What then?

Well, once you’ve demonstrated that you’ve mastered the basics, publishers are looking for a story that won’t let them stop reading. A page-turner. A story that screams ‘buy me or spend the rest of your life regretting it and, quite possibly, unemployed!’ One that neatly fits the definition of the kind of story (women’s fiction, literary, crime etc) you say yours is. When you’re writing genre, in particular, you need to show you understand its rules … especially if you intend to bend or break them.

But how can you tell if you’ve written that kind of book?

A good question, that brings us to the thorny issue of what floats an editor’s (or agent’s) boat. What gets them all excited about a story? What is it in a manuscript that makes them believe they’ve found the hotcakes, the page-turner, the Next Big Thing?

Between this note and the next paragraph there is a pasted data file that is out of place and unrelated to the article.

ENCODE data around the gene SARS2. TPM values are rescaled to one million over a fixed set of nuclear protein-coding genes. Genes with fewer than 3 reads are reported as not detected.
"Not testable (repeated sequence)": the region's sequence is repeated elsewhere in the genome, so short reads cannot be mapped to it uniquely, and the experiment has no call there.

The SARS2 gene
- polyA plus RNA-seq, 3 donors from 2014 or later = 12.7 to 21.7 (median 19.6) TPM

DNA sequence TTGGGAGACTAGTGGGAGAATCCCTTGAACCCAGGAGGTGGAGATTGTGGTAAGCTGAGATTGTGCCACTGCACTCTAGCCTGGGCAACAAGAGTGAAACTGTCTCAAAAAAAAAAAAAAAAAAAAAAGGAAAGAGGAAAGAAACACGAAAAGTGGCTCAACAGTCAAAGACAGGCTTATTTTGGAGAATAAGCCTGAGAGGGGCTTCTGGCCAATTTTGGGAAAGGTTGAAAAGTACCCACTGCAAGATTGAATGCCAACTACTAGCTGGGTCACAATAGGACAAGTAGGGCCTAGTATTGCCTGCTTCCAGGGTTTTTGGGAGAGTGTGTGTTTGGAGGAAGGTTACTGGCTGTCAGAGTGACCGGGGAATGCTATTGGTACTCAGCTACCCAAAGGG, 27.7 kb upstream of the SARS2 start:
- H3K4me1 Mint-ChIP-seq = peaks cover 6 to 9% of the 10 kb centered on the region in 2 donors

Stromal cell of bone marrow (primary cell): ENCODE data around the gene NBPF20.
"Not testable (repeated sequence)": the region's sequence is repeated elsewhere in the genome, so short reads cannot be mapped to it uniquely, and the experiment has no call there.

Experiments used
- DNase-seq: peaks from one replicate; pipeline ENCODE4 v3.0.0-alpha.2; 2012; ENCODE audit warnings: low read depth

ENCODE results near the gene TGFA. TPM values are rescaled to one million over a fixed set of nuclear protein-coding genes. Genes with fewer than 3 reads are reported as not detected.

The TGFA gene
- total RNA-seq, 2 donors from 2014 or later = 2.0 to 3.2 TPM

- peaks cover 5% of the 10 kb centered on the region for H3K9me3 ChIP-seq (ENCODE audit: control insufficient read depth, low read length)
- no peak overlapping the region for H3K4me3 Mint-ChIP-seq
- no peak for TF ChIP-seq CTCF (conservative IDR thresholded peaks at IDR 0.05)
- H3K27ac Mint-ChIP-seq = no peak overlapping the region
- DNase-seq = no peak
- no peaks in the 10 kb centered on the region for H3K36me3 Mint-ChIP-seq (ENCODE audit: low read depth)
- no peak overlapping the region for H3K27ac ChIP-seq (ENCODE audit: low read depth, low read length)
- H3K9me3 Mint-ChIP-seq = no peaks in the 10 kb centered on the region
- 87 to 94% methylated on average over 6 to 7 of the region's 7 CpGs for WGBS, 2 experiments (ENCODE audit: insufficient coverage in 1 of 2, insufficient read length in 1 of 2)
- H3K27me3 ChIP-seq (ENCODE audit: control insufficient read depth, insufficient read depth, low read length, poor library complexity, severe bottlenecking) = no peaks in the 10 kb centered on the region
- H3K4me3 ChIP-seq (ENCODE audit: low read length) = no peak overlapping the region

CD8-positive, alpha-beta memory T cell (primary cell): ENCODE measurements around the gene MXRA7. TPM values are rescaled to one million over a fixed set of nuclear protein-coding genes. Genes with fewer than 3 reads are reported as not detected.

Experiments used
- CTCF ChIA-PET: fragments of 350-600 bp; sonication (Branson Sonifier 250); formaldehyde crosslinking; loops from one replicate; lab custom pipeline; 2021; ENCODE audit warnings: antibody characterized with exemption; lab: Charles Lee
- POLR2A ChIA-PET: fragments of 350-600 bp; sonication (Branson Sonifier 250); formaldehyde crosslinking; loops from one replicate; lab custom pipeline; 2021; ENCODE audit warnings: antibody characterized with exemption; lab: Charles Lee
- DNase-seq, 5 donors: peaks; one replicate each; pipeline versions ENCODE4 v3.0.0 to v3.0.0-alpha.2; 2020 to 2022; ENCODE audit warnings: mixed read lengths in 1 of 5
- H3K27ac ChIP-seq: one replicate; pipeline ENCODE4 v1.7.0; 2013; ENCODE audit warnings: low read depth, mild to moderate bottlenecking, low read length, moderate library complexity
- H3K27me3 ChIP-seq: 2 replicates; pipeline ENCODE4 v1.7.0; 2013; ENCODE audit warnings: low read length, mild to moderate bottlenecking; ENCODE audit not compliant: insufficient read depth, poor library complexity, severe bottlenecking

And the answer is: I don’t know. Not unless I know that editor (or agent) personally, and even then there’s a good chance I’ll be wrong. And you don’t know either. Because what lights one person’s candle plunges the next person into a blackout. Several people turned down JK Rowling before she found a sympatico agent and editor, remember? So even when, on balance, a manuscript is well-written and well-presented that still doesn’t mean the editor (or agent) you submit to is going to fall in love with it. Or at least, not deeply enough to go to bat for it in an acquisitions meeting. It’s a personal thing, reading. It taps into our secret dreams. Our hopes and fears. A story speaks to us … and either we listen, or we tune it out.

And that’s why I say this, when it comes to the tricky question of working out what a publisher wants. You can’t. So you have to please yourself. You have to write the story that gets you all excited about reading, and trust that somewhere out there is an editor (or an agent) who gets excited about the same stories you do.